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What Are the Early Warning Signs of Glaucoma?

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An eye doctor holding onto wooden blocks that spell out "glaucoma"

Glaucoma is a group of eye disorders that lead to irreversible damage to the optic nerve, usually due to high pressure inside the eye. 

It’s a leading cause of blindness worldwide, and many individuals affected by this condition aren’t even aware of it. 

Glaucoma often progresses with no early symptoms, making regular eye exams essential for protecting your vision and eye health, especially if you’re over 40 or have a family history of glaucoma. 

While many forms of glaucoma have no early warning signs, it can cause some changes to your vision, including peripheral vision loss, eye pain, headaches, blurred vision, halos or rainbows, and changes in the appearance of your eyes. If you notice any of these signs, schedule an appointment with your eye doctor as soon as possible. 

Types of Glaucoma

There are a few types of Glaucoma, mainly split into primary and secondary:

  • Primary open-angle glaucoma makes up 90% of all cases in Canada. You won’t notice it at first because you can still do everything normally. The problem is, you won’t see any sight loss until it’s too late. This happens when the eye’s drainage system gets blocked and the fluid pressure inside increases. The optic nerve can get damaged even if the eye pressure is normal.
  • Acute closed-angle glaucoma happens when the space between the iris and the drainage system closes up, causing fluid to build up in the eye. It’s really sudden, painful, and an emergency.
  • Chronic angle closure glaucoma is similar but slower, taking weeks or even years. The only symptom is sight loss.
  • Secondary glaucoma is caused by other conditions like an eye injury, inflammation, complications from eye surgery, diabetes, and certain medications.
An image overlooking a city but its hard to see due to loss of peripheral vision, which is an early symptom of glaucoma

Signs & Symptoms of Glaucoma

Loss of Peripheral Vision

One of the most common signs of glaucoma is the gradual loss of peripheral vision. Individuals with glaucoma may find it challenging to see objects to the sides or in their peripheral vision.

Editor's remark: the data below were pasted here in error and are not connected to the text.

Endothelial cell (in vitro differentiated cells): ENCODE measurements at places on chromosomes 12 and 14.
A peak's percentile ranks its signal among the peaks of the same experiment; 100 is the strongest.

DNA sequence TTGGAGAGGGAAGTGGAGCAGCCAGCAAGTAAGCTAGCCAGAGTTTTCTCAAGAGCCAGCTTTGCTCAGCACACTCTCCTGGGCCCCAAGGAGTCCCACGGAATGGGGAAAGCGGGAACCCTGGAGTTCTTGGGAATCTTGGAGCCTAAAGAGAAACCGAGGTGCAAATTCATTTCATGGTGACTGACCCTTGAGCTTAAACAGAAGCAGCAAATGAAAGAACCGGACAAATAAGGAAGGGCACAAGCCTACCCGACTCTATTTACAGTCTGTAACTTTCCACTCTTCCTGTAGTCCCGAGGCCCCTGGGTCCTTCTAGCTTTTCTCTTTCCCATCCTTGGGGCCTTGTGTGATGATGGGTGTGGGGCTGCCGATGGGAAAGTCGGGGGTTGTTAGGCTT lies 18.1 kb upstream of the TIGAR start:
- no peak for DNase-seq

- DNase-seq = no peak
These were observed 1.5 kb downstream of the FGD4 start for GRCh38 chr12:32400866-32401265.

As the disease progresses, this vision loss can also lead to difficulty in performing daily tasks such as driving, reading, or watching TV, and it affects night vision, too.

Eye Pain or Headaches

Glaucoma may cause intermittent or constant eye pain or headaches. This pain may be concomitant with blurred vision or a feeling of pressure or fullness in the eye. 

While these symptoms may be caused due to different eye problems, it’s essential to get an eye exam to rule out glaucoma.

Blurred Vision

An individual with glaucoma may struggle with blurry vision, especially in dim light. This symptom can be a warning sign for certain types of glaucoma. If you’re experiencing blurry vision, don’t wait to get an eye exam.

Halos or Rainbows

Halos or rainbow-coloured rings around lights may be another early warning sign of glaucoma, especially in older adults. If you’re experiencing halos or rainbows, be sure to mention this to your eye doctor during your exam.

Changes in Eye Appearance 

Late-stage glaucoma can cause noticeable changes in the appearance of the eye. A bulging or swollen eye may indicate that glaucoma is in an advanced stage and that immediate care is required. Unexplained redness, swelling, or pain in the eye could also indicate a more severe issue.

Tests for Glaucoma

When we’re testing for glaucoma, we’re actually doing a couple of things. First, we’ll use something called non-contact tonometry (you might know it as the air puff test), and then we’ll also use Goldmann applanation tonometry

We also take a closer look at how your cornea is behaving using a tool called a Reichert Ocular Response Analyzer. This gives us a better idea of how your cornea is influencing the pressure inside your eye.

Glaucoma Treatments

Although glaucoma has no cure and its damage is irreversible, there are strategies to manage its symptoms and prevent additional damage. There are primarily three medical interventions for treating glaucoma:

Medication is typically the initial choice for treatment. Doctors prescribe medicated eye drops aimed at reducing intraocular pressure, which prevents further damage to the optic nerve.

Laser treatment serves as an alternative to medication offered by some eye doctors. The procedure involves using a laser to enhance your eye’s drainage network functionality.

If the two previous options prove ineffective, the eye specialist may propose surgery. Multiple surgical procedures are available, with the most suitable one being dependent on your specific circumstances.

Recognizing & Responding to the Early Warning Signs of Glaucoma

Glaucoma often develops slowly, making it challenging to detect without an eye exam. The absence of symptoms makes it essential to meet with an eye specialist regularly, especially if you’re at risk for this condition. 

Early diagnosis and effective treatment can help prevent vision loss, so it’s crucial to be aware of the early warning signs of glaucoma. 

By watching out for loss of peripheral vision, eye pain or headaches, blurred vision, halos or rainbows, and changes in eye appearance, you can be alert and take precautionary measures to preserve your sight. 

So, if you’re experiencing any of these symptoms, it is important to get an eye exam immediately. Our friendly team of eye care professionals at Eyesis Eyecare Center is ready to help you with your vision and your overall health. Book an appointment today! 

Written by
Dr. Kam Dhiman

More Articles By
Dr. Kam Dhiman

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